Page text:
old part of town

The Nekozane Kitty and Other Tails

Friday, June 7th, 2013

Furukawa Nekozane Kitty in the Window


This week has been a real different kind of week for me.  I met three people for the first time.  Ok, not really for the first time, but it was the first time that we meet in a physical space.  It was the first time I could put a voice to all the texted discourse.  For me, that is a big step in a positive direction.

I got to meet up with a photographer mate and munch on a Junior’s pastrami sandwich in the Imperial Palace Gardens and exchange our views on photography.  It really was a healing experience.  I don’t get the opportunity to chat much about topics that are close to my soul, other than pouring out typed discourse on the Lucid Communication website.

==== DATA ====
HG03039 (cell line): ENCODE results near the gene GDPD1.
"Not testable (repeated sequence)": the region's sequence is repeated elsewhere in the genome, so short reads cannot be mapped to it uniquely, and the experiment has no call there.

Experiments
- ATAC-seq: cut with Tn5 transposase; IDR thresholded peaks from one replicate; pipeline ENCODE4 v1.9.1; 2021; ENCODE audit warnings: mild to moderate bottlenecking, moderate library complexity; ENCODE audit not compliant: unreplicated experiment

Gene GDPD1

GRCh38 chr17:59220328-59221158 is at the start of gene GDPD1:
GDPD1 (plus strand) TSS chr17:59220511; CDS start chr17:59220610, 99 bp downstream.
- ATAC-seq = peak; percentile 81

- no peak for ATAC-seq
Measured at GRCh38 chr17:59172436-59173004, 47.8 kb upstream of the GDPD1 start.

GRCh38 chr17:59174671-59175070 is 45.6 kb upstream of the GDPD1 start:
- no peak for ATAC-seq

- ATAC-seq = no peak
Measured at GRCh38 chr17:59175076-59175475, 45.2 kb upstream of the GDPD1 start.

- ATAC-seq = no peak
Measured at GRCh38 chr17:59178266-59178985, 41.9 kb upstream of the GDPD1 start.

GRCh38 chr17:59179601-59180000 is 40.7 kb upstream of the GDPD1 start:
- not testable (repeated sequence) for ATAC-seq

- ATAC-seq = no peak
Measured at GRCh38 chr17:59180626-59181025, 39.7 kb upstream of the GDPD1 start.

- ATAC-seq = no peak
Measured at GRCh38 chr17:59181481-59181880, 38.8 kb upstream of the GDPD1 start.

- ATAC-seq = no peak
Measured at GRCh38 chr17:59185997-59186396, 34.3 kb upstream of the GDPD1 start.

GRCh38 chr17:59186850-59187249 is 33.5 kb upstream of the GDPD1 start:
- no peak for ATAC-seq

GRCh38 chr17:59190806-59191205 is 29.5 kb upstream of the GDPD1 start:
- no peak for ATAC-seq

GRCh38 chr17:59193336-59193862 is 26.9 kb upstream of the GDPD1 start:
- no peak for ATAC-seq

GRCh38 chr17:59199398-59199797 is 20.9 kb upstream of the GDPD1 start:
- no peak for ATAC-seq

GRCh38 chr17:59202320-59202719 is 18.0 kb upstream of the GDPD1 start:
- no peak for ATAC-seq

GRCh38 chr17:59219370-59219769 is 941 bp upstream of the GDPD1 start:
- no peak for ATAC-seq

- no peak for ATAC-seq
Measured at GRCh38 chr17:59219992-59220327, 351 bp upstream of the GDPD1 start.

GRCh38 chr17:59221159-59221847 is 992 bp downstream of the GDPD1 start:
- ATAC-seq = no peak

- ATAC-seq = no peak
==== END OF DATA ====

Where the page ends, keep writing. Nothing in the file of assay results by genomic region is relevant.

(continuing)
The next I met up with a singer and dancer who is here with the first time in Japan tour of the musical Hair.  We got to do some speed sightseeing and caught dinner where we compared NYC and Tokyo.  It is always refreshing to see my city, Tokyo, though the eyes of the first time experience.  It gave me more reasons to love this strange dwelling place.

Lastly, I met up with a fellow artist today to show her the basics of photography technique.  She arrived on island time but that didn’t really matter.  We went over the basics of aperture, shutter speed, and ISO, and how these basic numbers really determine how the image is created.

We then proceeded to walk around the old part of Urayasu.  I was shocked.  I wish she had captured what must have been a look of horror on my face to see my beloved Flower Street had undergone intensive rebuilding since the last time I strolled around more than six months ago.  More of the old buildings had been torn down and replaced with new ones.  The old bridges had been replaced.  Even some of the streets had been widened.  There are still a few pockets of old homes.  One home we passed my guest had pointed out to me that there was a kitty staring at us from a window sill.